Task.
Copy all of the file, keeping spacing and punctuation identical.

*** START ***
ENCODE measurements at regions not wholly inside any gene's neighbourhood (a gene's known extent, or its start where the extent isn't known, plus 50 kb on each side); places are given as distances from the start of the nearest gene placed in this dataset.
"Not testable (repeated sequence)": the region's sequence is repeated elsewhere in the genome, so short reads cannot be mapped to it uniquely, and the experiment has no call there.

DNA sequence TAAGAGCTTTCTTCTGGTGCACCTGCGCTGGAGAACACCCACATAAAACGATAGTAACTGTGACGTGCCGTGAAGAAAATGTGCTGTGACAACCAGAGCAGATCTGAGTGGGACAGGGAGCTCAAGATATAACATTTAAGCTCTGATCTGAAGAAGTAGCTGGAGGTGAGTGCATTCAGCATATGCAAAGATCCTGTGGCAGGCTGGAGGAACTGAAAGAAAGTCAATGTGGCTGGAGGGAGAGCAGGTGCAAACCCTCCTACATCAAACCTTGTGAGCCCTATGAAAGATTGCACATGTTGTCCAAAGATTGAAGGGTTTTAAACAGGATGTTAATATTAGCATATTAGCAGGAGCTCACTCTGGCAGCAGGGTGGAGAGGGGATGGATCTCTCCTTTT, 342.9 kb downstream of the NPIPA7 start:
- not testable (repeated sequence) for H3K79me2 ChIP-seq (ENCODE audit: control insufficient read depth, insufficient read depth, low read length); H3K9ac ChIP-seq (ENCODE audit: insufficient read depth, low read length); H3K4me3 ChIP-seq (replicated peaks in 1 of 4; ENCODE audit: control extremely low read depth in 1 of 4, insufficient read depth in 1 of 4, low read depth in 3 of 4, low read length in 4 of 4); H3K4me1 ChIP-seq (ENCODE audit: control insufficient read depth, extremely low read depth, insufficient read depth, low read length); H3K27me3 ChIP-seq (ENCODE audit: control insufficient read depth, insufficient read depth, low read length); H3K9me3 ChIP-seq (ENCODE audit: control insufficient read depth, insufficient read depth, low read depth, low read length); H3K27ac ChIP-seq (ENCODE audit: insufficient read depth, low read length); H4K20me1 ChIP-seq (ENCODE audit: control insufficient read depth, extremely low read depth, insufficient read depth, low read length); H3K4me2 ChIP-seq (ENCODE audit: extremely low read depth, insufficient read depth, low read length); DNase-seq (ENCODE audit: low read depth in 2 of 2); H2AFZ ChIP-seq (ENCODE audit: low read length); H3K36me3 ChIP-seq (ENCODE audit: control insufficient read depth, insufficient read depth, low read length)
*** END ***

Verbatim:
ENCODE measurements at regions not wholly inside any gene's neighbourhood (a gene's known extent, or its start where the extent isn't known, plus 50 kb on each side); places are given as distances from the start of the nearest gene placed in this dataset.
"Not testable (repeated sequence)": the region's sequence is repeated elsewhere in the genome, so short reads cannot be mapped to it uniquely, and the experiment has no call there.

DNA sequence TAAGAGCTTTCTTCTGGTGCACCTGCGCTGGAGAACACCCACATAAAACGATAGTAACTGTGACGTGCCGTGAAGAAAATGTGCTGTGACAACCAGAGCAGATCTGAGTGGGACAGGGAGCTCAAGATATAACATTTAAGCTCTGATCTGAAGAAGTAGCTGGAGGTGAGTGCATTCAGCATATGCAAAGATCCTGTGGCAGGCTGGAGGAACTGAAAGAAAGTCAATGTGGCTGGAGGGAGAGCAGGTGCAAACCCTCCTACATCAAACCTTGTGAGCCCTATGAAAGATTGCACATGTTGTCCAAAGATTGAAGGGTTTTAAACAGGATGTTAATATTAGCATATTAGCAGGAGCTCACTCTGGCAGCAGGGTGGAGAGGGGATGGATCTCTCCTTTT, 342.9 kb downstream of the NPIPA7 start:
- not testable (repeated sequence) for H3K79me2 ChIP-seq (ENCODE audit: control insufficient read depth, insufficient read depth, low read length); H3K9ac ChIP-seq (ENCODE audit: insufficient read depth, low read length); H3K4me3 ChIP-seq (replicated peaks in 1 of 4; ENCODE audit: control extremely low read depth in 1 of 4, insufficient read depth in 1 of 4, low read depth in 3 of 4, low read length in 4 of 4); H3K4me1 ChIP-seq (ENCODE audit: control insufficient read depth, extremely low read depth, insufficient read depth, low read length); H3K27me3 ChIP-seq (ENCODE audit: control insufficient read depth, insufficient read depth, low read length); H3K9me3 ChIP-seq (ENCODE audit: control insufficient read depth, insufficient read depth, low read depth, low read length); H3K27ac ChIP-seq (ENCODE audit: insufficient read depth, low read length); H4K20me1 ChIP-seq (ENCODE audit: control insufficient read depth, extremely low read depth, insufficient read depth, low read length); H3K4me2 ChIP-seq (ENCODE audit: extremely low read depth, insufficient read depth, low read length); DNase-seq (ENCODE audit: low read depth in 2 of 2); H2AFZ ChIP-seq (ENCODE audit: low read length); H3K36me3 ChIP-seq (ENCODE audit: control insufficient read depth, insufficient read depth, low read length)